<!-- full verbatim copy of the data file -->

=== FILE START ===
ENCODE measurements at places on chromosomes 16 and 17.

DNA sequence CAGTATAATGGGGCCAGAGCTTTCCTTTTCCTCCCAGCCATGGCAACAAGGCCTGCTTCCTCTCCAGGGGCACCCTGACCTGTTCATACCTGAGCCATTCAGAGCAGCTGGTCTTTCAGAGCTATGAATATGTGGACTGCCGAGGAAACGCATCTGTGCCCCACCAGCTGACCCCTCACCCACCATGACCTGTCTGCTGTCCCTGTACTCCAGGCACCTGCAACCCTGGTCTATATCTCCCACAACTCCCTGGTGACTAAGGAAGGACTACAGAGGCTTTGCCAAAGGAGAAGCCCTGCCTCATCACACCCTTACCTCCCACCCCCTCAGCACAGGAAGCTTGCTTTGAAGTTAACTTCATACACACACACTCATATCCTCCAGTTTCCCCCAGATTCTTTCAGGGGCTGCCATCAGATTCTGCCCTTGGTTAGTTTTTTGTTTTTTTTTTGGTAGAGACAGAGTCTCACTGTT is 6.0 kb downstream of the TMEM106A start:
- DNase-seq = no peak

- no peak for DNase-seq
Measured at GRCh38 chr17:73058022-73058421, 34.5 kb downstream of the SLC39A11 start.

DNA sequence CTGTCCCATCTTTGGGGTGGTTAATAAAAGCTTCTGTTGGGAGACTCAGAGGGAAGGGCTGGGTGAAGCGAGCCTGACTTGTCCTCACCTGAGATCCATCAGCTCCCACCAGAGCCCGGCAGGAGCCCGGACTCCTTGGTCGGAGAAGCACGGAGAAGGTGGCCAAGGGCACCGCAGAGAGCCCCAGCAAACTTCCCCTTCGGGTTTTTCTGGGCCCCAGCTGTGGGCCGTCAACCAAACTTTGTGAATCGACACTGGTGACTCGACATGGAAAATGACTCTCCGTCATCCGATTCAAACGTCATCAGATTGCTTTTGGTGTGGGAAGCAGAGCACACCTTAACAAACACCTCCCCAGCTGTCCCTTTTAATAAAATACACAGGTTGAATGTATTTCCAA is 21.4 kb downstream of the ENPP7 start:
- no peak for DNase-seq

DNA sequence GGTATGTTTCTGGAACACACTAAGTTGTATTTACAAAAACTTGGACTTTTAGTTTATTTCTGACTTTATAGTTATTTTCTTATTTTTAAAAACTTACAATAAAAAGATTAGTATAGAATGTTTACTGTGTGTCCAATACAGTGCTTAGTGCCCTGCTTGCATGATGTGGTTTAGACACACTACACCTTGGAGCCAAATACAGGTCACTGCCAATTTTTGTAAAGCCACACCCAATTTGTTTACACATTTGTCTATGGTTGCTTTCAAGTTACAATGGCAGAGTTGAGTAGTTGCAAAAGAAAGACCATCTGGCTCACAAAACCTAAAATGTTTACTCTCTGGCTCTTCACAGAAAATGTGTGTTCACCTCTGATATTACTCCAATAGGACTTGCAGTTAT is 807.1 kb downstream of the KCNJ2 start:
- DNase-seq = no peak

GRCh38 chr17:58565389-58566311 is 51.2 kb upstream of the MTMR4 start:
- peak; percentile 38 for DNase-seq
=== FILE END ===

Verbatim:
ENCODE measurements at places on chromosomes 16 and 17.

DNA sequence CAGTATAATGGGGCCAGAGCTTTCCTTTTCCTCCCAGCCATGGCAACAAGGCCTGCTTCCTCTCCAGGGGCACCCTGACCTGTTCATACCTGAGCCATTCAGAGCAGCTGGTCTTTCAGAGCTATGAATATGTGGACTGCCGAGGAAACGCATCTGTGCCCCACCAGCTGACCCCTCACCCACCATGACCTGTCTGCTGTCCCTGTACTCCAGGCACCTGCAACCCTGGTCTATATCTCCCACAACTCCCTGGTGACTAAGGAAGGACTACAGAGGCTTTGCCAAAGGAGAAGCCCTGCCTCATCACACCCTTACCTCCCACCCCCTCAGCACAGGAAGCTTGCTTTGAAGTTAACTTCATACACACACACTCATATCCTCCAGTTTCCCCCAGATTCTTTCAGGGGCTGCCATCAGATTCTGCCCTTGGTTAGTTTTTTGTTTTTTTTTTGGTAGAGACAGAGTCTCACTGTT is 6.0 kb downstream of the TMEM106A start:
- DNase-seq = no peak

- no peak for DNase-seq
Measured at GRCh38 chr17:73058022-73058421, 34.5 kb downstream of the SLC39A11 start.

DNA sequence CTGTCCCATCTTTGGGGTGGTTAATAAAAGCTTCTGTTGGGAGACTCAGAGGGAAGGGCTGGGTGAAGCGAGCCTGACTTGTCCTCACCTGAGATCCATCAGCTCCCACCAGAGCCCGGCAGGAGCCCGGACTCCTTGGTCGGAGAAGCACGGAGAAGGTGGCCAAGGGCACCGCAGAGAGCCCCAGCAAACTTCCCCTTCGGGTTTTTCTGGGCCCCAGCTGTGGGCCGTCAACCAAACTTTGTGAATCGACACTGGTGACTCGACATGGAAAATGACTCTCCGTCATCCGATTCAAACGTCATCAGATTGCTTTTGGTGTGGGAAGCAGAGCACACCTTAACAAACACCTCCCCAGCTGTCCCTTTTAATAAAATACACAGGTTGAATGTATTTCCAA is 21.4 kb downstream of the ENPP7 start:
- no peak for DNase-seq

DNA sequence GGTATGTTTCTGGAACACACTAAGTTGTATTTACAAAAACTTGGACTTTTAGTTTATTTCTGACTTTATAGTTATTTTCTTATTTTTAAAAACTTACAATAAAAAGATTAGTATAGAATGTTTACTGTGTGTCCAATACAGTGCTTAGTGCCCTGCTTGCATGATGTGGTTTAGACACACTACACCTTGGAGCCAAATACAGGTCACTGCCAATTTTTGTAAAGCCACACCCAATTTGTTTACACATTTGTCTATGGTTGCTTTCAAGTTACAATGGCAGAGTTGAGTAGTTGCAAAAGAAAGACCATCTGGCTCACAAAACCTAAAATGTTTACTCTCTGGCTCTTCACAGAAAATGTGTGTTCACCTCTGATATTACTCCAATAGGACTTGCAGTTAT is 807.1 kb downstream of the KCNJ2 start:
- DNase-seq = no peak

GRCh38 chr17:58565389-58566311 is 51.2 kb upstream of the MTMR4 start:
- peak; percentile 38 for DNase-seq